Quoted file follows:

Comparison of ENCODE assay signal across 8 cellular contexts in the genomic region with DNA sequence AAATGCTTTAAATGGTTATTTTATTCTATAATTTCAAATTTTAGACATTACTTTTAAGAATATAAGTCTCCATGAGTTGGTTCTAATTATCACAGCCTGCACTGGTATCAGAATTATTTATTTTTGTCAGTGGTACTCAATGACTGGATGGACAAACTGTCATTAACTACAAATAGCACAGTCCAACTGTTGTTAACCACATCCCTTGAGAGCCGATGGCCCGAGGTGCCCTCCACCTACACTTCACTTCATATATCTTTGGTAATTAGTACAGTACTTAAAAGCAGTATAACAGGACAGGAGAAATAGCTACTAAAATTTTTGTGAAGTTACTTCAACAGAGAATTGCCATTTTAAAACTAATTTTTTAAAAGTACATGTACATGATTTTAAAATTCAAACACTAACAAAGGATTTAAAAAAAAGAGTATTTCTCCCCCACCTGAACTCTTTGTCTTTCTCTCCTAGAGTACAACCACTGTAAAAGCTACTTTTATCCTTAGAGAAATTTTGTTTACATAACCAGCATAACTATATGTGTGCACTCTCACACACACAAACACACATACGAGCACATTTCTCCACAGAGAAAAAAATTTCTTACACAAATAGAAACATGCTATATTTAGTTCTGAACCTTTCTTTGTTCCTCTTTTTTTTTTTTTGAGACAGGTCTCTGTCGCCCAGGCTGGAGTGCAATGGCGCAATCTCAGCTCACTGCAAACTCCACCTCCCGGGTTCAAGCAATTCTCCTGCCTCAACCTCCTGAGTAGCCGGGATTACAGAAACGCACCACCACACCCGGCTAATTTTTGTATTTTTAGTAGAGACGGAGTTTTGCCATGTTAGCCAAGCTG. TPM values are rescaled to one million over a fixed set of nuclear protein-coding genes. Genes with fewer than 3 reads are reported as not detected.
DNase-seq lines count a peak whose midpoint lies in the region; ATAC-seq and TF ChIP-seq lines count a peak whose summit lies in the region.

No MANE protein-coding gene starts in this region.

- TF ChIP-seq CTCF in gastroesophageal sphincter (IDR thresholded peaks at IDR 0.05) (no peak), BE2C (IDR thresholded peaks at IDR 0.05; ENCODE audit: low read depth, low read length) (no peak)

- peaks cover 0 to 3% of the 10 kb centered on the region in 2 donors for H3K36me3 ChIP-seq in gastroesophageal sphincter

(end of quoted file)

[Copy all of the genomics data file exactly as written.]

Comparison of ENCODE assay signal across 8 cellular contexts in the genomic region with DNA sequence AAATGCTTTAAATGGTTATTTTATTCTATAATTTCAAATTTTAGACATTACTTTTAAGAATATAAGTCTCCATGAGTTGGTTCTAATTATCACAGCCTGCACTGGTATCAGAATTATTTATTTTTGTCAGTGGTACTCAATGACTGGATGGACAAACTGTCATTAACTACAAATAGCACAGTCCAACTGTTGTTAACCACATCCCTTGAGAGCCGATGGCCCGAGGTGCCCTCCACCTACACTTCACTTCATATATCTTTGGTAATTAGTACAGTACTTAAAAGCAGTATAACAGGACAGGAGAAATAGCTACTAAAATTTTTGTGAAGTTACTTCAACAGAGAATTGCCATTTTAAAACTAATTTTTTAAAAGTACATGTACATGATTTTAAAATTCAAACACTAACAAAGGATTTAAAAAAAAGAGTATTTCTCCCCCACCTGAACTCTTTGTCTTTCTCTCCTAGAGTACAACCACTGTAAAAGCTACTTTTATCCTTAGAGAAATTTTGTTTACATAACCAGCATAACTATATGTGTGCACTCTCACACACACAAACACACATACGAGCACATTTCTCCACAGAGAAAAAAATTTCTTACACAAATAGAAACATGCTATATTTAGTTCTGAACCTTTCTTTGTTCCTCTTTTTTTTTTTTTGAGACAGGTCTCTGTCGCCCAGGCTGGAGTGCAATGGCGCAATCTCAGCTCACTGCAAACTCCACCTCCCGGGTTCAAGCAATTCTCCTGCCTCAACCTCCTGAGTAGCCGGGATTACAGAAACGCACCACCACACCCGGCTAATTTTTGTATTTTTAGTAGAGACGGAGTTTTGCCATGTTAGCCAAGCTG. TPM values are rescaled to one million over a fixed set of nuclear protein-coding genes. Genes with fewer than 3 reads are reported as not detected.
DNase-seq lines count a peak whose midpoint lies in the region; ATAC-seq and TF ChIP-seq lines count a peak whose summit lies in the region.

No MANE protein-coding gene starts in this region.

- TF ChIP-seq CTCF in gastroesophageal sphincter (IDR thresholded peaks at IDR 0.05) (no peak), BE2C (IDR thresholded peaks at IDR 0.05; ENCODE audit: low read depth, low read length) (no peak)

- peaks cover 0 to 3% of the 10 kb centered on the region in 2 donors for H3K36me3 ChIP-seq in gastroesophageal sphincter